When most of us think of venomous animals, we probably picture cold-blooded creatures — reptiles like vipers or cobras, deadly spiders, or maybe a tropical fish festooned with stinging spines. But there are a select few venomous mammals that also deserve recognition for their chemical weaponry.
Some more famous examples include the male platypus — with its excruciating, venom-injecting ankle spurs — and some species of shrew — tiny, insect-eating mammals with a paralytic toxin in their saliva. However, there are other venomous representatives among fuzzy, warm-blooded creatures that are less familiar, and somewhat unexpected.
The solenodon looks like someone took a disheveled shrew and blew it up to the size of a large rat. Indeed, these animals make up a family (Solenodontidae) that rests in the same order that includes “insectivores” like moles, shrews, and hedgehogs. The nocturnal animals are incredibly old, having split off from their smaller, and cuter, relatives shortly before the dinosaurs went extinct. Today, only two species remain in the Caribbean, both highly-endangered and found in Cuba and Hispaniola.
Weighing up to a pound or two, solenodons are big enough to eat small vertebrates like frogs or lizards, but they mainly eat things like insects and earthworms, which they hunt by snuffling along the leaf litter with their sensitive, tapered snouts.
Their venom is similar to that of their shrew relatives, originating in an enlarged salivary gland in their lower jaw, and seeping up through deep grooves in their incisors. The venom seems to have acute neurological effects, like that of a sea snake or a coral snake, causing paralysis and labored breathing in small animals. It’s unknown if the venom evolved for subduing prey, or if it’s used in competition between solenodons.
Yes, vampire bats are technically venomous. Broadly speaking, venomous animals are defined by their ability to introduce a toxin with marked physiological impacts — produced in a gland — into the body of another creature by wounding it with a specialized body part for delivering that toxin. Vampire bats very arguably meet that definition.
The bats make up a distinct subfamily (Desmodontinae) of New World leaf-nosed bats that have evolved to drink blood stolen from other vertebrates. There are three species, but the most regularly encountered and most strongly adapted to blood-feeding is the common vampire bat (Desmodus rotundus), native to Central and South America.
These crafty parasites glean blood from large, often sleeping mammals using a set of scalpel-sharp teeth to make a small cut. As they lap up blood, they encourage more to freely flow by introducing special anticoagulant compounds in their saliva into the wound. It’s these bleeding promoters that make vampire bats venomous. This is also why many biologists consider animals like ticks and mosquitoes—which use similar anticoagulants—to also be venomous.
Strangely enough, there are venomous primates, too. The eight species of slow loris (Nycticebus) — small, nocturnal lemur-related animals that live in Southeast Asian rainforests — appear to employ a venomous bite. However, their venom system is wholly unique in the animal kingdom.
Unlike all other venomous species, the slow loris makes the ingredients of the venom in two completely different regions of its body. Slow lorises create a secretion from the brachial gland, near the armpit. They lick this spot, transferring the secretion into the mouth, where it combines with saliva and activates, making a venomous cocktail.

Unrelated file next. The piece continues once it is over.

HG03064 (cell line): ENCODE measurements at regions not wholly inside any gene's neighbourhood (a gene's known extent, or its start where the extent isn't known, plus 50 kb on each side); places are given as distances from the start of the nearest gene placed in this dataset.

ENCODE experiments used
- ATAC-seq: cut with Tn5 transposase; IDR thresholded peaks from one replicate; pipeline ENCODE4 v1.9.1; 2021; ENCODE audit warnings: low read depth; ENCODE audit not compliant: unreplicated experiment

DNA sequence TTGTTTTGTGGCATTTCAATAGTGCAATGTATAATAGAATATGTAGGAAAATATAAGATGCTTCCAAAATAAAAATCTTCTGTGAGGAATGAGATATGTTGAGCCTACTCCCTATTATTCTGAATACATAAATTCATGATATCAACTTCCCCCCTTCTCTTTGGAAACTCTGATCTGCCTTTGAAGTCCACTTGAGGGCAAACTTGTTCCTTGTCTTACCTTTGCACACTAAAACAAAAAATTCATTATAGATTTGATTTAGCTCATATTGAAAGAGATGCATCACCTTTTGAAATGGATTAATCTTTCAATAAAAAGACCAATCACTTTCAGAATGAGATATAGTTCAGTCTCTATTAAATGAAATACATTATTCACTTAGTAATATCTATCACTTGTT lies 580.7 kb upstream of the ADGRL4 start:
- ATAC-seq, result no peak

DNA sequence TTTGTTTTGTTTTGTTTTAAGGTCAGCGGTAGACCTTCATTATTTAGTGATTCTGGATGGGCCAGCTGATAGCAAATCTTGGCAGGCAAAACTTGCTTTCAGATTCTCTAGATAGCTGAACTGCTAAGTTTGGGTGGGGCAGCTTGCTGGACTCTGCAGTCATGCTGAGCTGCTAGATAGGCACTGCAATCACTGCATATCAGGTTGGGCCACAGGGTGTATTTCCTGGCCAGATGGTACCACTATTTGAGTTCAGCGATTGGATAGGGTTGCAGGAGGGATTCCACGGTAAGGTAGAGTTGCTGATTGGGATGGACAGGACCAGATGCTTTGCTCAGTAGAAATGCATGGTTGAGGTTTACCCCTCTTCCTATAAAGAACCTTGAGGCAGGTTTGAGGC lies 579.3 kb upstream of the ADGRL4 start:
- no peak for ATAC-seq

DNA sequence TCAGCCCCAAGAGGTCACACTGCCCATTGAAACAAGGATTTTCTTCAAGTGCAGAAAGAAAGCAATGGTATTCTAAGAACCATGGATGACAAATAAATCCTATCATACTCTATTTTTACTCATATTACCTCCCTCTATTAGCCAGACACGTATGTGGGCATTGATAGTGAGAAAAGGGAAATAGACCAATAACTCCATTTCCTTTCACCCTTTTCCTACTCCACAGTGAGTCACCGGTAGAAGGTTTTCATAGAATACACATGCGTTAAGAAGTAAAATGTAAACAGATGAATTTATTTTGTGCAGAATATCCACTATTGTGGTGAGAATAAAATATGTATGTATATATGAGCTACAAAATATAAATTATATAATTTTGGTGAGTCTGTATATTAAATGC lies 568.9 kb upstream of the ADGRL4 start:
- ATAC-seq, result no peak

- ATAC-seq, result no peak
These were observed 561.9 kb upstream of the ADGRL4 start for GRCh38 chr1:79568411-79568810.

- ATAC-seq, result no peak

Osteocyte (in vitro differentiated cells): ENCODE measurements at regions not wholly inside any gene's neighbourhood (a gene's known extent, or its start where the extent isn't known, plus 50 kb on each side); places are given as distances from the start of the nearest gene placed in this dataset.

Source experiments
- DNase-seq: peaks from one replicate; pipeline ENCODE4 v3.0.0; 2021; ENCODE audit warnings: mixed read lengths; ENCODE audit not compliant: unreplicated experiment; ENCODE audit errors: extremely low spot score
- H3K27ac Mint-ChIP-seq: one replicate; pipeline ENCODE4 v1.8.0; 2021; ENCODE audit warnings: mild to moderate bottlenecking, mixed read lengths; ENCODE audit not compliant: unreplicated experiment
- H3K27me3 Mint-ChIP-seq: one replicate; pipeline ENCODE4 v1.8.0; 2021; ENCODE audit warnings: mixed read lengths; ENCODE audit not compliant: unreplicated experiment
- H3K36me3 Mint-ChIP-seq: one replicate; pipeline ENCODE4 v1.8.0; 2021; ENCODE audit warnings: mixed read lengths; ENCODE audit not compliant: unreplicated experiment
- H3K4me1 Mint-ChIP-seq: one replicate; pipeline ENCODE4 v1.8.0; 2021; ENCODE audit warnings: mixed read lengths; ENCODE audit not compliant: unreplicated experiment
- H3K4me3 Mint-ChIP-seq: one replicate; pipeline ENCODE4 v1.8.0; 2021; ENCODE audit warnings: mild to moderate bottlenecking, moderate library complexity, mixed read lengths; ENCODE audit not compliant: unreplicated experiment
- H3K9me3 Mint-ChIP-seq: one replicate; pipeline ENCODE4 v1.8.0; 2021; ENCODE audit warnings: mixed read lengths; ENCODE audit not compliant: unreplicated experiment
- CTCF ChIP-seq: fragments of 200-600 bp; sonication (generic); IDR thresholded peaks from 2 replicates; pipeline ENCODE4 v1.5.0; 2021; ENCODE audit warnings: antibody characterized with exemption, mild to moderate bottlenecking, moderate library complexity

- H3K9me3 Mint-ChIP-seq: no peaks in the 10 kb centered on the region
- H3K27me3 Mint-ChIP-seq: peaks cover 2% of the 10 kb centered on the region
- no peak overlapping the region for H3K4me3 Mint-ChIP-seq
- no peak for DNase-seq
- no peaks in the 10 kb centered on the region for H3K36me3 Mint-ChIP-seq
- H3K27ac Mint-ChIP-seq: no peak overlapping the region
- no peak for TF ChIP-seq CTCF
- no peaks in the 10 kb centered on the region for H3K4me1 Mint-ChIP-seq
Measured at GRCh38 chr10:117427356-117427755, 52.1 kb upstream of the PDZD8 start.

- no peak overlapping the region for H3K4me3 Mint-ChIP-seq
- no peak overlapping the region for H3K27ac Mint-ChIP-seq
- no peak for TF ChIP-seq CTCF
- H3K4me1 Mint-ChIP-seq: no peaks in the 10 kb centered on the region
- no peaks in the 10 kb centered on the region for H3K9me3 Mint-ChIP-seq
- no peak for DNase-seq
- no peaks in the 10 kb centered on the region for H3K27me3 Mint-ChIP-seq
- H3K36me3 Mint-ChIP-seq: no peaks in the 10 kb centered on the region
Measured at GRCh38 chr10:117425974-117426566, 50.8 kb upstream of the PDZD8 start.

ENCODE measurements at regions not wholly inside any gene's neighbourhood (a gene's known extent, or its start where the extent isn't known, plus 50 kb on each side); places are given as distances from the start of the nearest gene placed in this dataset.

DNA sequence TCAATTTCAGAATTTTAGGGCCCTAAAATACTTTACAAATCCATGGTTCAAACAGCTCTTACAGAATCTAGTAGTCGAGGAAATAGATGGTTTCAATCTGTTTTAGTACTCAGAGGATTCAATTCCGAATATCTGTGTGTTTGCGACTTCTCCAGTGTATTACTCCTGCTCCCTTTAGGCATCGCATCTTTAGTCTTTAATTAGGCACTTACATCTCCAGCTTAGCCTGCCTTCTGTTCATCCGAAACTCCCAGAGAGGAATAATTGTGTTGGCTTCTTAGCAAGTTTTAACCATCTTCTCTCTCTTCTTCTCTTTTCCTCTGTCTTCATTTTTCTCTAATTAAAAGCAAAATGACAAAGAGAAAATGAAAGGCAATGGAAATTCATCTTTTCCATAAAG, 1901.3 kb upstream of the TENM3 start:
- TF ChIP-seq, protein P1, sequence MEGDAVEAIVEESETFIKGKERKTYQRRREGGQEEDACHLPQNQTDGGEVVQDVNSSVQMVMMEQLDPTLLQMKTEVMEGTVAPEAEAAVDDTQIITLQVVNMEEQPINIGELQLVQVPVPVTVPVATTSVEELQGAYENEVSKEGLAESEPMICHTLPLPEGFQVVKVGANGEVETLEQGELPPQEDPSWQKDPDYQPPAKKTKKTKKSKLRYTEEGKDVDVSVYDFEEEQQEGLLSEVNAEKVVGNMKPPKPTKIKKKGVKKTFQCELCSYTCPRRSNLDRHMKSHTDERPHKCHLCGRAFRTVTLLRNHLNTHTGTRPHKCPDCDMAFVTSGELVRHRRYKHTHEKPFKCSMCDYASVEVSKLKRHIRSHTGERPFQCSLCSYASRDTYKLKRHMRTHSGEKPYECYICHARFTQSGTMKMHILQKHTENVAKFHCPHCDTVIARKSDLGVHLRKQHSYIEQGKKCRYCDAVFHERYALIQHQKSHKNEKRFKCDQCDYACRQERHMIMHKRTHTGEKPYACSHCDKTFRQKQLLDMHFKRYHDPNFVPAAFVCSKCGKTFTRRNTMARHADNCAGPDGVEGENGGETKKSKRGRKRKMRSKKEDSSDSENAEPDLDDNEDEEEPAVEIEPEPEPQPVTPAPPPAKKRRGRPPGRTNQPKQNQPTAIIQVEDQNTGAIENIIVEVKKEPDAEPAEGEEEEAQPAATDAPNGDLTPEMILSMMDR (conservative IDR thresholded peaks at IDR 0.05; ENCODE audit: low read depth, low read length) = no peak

Slow loris bites are notoriously painful and slow to heal, but can also be fatal (even in humans) by inducing anaphylactic shock. One of the key components of the venom is similar to an allergen in cat dander, which may explain why some bitten individuals suffer minor effects, while others have a dangerous allergic response.
It’s not known if the venom is used primarily as a defense against predators, or in loris-on-loris warfare. Slow lorises commonly fight and bite each other, often with remarkably severe effects.
There are a few mammals where the jury is still out on their venomous nature. One of these is the maned rat (Lophiomys imhausi) — a large East African rodent covered in long, spongy, absorbent hairs. The rat habitually chews on the bark of the Acokanthera schimperi tree, and then rubs the saliva onto its weird guard hairs. The tree contains deadly toxins, which the maned rat uses these to protect itself against predators.
Potential attackers get a mouthful of nasty, toxin-slicked hairs. The unlucky predators immediately regret their decision, as the toxins result in decreased coordination, mouth frothing, and even collapse and death. Maned rats stretch the definition of venomous by borrowing their toxins from another organism, and their hairs don’t cause wounding, but their special case is worth noting.
While it’s hard to know for sure from fossil evidence if any extinct mammals were venomous, there are a number of clues that suggest that at least in early, primitive mammals, venom was widespread. Ankle spurs appear to be common in early mammals like “gobiconodonts”, a group of dinosaur-era mammals with a sprawling, reptile-like gait. Whether or not these spurs delivered venom is unknown, but given how platypus use spurs today, it seems likely a sizable proportion of them did.